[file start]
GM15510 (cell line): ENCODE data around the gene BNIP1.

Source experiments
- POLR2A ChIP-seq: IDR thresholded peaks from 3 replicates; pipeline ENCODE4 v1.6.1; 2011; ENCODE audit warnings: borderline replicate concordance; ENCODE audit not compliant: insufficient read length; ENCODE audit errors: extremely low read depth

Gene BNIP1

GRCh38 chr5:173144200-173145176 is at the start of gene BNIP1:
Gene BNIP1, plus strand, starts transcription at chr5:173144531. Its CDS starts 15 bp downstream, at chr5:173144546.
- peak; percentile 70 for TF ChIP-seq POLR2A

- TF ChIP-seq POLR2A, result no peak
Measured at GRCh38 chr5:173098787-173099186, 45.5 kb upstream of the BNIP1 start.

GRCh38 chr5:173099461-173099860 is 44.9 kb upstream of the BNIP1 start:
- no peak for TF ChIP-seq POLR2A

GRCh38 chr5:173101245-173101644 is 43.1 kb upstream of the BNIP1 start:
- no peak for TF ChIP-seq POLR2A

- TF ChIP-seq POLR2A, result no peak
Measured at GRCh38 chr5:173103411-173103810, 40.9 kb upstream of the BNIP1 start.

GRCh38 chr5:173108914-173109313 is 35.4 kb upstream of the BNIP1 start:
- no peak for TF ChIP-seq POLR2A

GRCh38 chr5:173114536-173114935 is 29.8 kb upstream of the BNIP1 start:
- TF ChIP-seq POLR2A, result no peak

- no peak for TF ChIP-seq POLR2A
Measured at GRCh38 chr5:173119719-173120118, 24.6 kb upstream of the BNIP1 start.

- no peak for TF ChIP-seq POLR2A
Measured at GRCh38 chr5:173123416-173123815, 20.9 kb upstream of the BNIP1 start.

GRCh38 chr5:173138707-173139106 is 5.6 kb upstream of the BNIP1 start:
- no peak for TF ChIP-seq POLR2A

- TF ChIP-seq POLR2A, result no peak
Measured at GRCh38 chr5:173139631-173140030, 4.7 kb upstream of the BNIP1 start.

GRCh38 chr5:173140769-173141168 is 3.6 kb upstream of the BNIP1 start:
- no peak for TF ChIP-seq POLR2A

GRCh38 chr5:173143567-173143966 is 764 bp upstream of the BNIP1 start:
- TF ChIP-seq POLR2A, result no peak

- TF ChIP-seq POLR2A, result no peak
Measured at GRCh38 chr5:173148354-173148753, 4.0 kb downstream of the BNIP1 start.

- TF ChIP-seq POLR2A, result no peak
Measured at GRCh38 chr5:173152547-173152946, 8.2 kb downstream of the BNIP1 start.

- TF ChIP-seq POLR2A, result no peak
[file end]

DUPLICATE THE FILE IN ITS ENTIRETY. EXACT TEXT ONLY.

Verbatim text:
GM15510 (cell line): ENCODE data around the gene BNIP1.

Source experiments
- POLR2A ChIP-seq: IDR thresholded peaks from 3 replicates; pipeline ENCODE4 v1.6.1; 2011; ENCODE audit warnings: borderline replicate concordance; ENCODE audit not compliant: insufficient read length; ENCODE audit errors: extremely low read depth

Gene BNIP1

GRCh38 chr5:173144200-173145176 is at the start of gene BNIP1:
Gene BNIP1, plus strand, starts transcription at chr5:173144531. Its CDS starts 15 bp downstream, at chr5:173144546.
- peak; percentile 70 for TF ChIP-seq POLR2A

- TF ChIP-seq POLR2A, result no peak
Measured at GRCh38 chr5:173098787-173099186, 45.5 kb upstream of the BNIP1 start.

GRCh38 chr5:173099461-173099860 is 44.9 kb upstream of the BNIP1 start:
- no peak for TF ChIP-seq POLR2A

GRCh38 chr5:173101245-173101644 is 43.1 kb upstream of the BNIP1 start:
- no peak for TF ChIP-seq POLR2A

- TF ChIP-seq POLR2A, result no peak
Measured at GRCh38 chr5:173103411-173103810, 40.9 kb upstream of the BNIP1 start.

GRCh38 chr5:173108914-173109313 is 35.4 kb upstream of the BNIP1 start:
- no peak for TF ChIP-seq POLR2A

GRCh38 chr5:173114536-173114935 is 29.8 kb upstream of the BNIP1 start:
- TF ChIP-seq POLR2A, result no peak

- no peak for TF ChIP-seq POLR2A
Measured at GRCh38 chr5:173119719-173120118, 24.6 kb upstream of the BNIP1 start.

- no peak for TF ChIP-seq POLR2A
Measured at GRCh38 chr5:173123416-173123815, 20.9 kb upstream of the BNIP1 start.

GRCh38 chr5:173138707-173139106 is 5.6 kb upstream of the BNIP1 start:
- no peak for TF ChIP-seq POLR2A

- TF ChIP-seq POLR2A, result no peak
Measured at GRCh38 chr5:173139631-173140030, 4.7 kb upstream of the BNIP1 start.

GRCh38 chr5:173140769-173141168 is 3.6 kb upstream of the BNIP1 start:
- no peak for TF ChIP-seq POLR2A

GRCh38 chr5:173143567-173143966 is 764 bp upstream of the BNIP1 start:
- TF ChIP-seq POLR2A, result no peak

- TF ChIP-seq POLR2A, result no peak
Measured at GRCh38 chr5:173148354-173148753, 4.0 kb downstream of the BNIP1 start.

- TF ChIP-seq POLR2A, result no peak
Measured at GRCh38 chr5:173152547-173152946, 8.2 kb downstream of the BNIP1 start.

- TF ChIP-seq POLR2A, result no peak